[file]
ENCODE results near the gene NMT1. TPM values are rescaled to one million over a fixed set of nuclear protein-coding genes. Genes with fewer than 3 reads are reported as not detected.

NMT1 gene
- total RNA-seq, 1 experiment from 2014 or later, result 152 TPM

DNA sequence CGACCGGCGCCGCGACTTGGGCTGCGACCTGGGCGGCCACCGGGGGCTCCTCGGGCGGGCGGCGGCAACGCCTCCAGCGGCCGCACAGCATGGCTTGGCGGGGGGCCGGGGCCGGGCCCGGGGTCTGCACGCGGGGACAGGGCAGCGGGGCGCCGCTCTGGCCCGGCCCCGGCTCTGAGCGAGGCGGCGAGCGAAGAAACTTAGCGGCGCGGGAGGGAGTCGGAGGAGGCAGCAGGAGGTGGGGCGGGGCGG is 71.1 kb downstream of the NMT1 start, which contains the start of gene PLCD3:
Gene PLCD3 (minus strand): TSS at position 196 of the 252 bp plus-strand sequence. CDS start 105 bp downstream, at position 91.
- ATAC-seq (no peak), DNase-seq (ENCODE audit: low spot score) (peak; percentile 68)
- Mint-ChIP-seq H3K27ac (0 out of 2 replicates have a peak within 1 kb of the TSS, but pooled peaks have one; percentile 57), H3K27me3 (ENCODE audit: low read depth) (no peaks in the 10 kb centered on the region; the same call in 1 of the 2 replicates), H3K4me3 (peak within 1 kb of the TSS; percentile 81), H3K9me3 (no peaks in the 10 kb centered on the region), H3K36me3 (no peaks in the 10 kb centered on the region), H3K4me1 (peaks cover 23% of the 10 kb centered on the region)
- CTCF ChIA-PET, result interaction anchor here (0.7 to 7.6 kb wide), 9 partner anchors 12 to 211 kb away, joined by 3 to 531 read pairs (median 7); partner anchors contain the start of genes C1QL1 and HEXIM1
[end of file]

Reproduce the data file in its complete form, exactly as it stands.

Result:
ENCODE results near the gene NMT1. TPM values are rescaled to one million over a fixed set of nuclear protein-coding genes. Genes with fewer than 3 reads are reported as not detected.

NMT1 gene
- total RNA-seq, 1 experiment from 2014 or later, result 152 TPM

DNA sequence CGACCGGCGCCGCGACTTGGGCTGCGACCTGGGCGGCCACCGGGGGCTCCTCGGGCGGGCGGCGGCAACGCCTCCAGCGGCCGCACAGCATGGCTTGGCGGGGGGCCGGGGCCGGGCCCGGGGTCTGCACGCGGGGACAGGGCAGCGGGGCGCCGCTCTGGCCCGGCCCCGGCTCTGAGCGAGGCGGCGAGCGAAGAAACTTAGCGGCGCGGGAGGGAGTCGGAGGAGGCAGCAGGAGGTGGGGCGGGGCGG is 71.1 kb downstream of the NMT1 start, which contains the start of gene PLCD3:
Gene PLCD3 (minus strand): TSS at position 196 of the 252 bp plus-strand sequence. CDS start 105 bp downstream, at position 91.
- ATAC-seq (no peak), DNase-seq (ENCODE audit: low spot score) (peak; percentile 68)
- Mint-ChIP-seq H3K27ac (0 out of 2 replicates have a peak within 1 kb of the TSS, but pooled peaks have one; percentile 57), H3K27me3 (ENCODE audit: low read depth) (no peaks in the 10 kb centered on the region; the same call in 1 of the 2 replicates), H3K4me3 (peak within 1 kb of the TSS; percentile 81), H3K9me3 (no peaks in the 10 kb centered on the region), H3K36me3 (no peaks in the 10 kb centered on the region), H3K4me1 (peaks cover 23% of the 10 kb centered on the region)
- CTCF ChIA-PET, result interaction anchor here (0.7 to 7.6 kb wide), 9 partner anchors 12 to 211 kb away, joined by 3 to 531 read pairs (median 7); partner anchors contain the start of genes C1QL1 and HEXIM1